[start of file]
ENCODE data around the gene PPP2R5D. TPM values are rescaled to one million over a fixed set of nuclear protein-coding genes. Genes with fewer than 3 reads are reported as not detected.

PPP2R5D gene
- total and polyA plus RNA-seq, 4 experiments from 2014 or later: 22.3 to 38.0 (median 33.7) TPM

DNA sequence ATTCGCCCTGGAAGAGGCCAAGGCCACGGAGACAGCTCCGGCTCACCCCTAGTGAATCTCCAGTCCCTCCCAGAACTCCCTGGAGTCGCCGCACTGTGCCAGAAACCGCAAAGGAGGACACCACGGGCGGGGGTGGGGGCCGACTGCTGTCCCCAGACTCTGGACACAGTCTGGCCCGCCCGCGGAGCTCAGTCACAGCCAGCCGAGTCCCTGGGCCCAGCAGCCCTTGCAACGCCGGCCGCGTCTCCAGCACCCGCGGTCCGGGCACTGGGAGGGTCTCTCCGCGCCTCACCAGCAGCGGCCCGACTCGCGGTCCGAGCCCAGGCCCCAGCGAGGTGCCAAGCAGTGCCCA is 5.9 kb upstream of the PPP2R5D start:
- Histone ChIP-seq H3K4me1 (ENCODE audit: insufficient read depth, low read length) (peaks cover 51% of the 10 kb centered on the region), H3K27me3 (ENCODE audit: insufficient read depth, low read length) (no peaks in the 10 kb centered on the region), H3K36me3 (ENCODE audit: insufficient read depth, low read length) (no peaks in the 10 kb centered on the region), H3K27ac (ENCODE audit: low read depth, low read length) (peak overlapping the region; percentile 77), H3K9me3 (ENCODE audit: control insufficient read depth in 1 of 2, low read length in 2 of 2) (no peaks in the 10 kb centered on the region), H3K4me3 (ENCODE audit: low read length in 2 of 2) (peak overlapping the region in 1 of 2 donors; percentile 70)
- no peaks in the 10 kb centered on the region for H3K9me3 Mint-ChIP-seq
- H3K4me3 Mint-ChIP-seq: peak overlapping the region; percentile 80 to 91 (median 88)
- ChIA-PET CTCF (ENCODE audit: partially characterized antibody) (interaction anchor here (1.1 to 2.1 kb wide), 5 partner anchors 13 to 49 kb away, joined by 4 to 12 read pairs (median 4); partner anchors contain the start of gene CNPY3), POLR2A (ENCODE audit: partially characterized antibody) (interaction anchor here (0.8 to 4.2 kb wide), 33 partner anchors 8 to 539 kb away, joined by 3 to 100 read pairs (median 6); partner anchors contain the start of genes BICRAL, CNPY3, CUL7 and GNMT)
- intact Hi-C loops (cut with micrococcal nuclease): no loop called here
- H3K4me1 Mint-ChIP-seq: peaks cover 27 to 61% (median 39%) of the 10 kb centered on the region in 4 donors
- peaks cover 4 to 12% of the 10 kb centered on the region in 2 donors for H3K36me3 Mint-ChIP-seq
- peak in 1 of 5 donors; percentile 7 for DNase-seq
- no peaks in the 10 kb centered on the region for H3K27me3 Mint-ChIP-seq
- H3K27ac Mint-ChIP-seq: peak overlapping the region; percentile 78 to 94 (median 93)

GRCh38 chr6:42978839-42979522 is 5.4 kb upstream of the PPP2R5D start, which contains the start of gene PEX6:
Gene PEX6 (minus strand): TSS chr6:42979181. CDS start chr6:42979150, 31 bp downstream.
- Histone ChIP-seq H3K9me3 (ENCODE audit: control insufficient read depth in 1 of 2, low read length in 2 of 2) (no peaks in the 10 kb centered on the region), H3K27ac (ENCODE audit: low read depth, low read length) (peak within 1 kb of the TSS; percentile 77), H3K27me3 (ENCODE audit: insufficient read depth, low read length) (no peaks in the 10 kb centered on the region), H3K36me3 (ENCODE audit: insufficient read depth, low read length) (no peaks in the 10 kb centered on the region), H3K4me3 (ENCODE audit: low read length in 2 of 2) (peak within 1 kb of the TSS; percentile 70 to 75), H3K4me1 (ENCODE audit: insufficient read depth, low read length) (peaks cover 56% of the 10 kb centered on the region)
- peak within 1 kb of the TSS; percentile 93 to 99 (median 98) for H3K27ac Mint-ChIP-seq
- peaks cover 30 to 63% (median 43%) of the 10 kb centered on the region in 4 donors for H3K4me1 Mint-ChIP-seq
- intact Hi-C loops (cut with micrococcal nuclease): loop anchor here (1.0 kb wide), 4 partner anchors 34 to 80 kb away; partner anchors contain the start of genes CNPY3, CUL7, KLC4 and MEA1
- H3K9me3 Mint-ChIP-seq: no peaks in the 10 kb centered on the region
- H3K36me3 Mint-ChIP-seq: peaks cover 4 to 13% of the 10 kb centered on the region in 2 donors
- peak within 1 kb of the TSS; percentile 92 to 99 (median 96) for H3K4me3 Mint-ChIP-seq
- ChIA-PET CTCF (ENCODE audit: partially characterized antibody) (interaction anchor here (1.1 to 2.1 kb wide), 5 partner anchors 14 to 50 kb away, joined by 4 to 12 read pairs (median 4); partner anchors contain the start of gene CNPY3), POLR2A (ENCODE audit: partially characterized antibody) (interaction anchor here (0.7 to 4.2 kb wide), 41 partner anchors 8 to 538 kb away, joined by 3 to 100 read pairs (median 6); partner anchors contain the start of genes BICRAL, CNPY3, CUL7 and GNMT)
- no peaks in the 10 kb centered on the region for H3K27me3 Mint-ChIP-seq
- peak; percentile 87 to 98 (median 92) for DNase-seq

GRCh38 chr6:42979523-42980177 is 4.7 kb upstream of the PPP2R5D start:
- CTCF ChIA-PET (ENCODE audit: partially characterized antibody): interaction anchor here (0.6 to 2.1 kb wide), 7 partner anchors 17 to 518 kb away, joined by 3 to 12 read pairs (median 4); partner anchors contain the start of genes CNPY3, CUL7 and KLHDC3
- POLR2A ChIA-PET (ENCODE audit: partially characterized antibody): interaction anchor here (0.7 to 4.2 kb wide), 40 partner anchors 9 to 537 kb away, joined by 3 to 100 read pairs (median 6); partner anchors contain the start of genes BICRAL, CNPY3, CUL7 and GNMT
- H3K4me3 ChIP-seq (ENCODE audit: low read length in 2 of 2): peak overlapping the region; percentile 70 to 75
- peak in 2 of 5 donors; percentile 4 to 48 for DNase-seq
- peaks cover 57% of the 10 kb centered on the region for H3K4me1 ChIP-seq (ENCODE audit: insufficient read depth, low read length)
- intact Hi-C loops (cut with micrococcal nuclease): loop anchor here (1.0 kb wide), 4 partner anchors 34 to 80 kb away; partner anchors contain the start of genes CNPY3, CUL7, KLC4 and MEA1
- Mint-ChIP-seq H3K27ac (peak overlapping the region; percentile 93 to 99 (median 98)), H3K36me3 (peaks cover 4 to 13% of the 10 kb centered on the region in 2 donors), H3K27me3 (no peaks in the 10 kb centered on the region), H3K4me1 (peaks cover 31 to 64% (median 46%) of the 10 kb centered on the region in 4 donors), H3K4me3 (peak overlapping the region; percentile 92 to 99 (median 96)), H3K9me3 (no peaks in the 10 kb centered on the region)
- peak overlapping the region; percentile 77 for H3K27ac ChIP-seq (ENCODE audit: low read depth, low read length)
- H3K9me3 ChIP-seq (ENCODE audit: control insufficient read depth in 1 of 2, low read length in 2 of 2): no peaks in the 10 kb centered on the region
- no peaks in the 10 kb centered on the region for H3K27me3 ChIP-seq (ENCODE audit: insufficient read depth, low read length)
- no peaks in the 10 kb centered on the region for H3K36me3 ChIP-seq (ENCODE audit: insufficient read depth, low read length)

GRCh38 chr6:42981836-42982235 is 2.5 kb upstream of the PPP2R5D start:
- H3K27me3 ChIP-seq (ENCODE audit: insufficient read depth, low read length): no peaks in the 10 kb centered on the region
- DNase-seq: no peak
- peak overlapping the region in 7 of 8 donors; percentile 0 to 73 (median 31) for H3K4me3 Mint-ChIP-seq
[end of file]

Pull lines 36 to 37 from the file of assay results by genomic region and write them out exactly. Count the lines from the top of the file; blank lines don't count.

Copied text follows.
- H3K9me3 ChIP-seq (ENCODE audit: control insufficient read depth in 1 of 2, low read length in 2 of 2): no peaks in the 10 kb centered on the region
- no peaks in the 10 kb centered on the region for H3K27me3 ChIP-seq (ENCODE audit: insufficient read depth, low read length)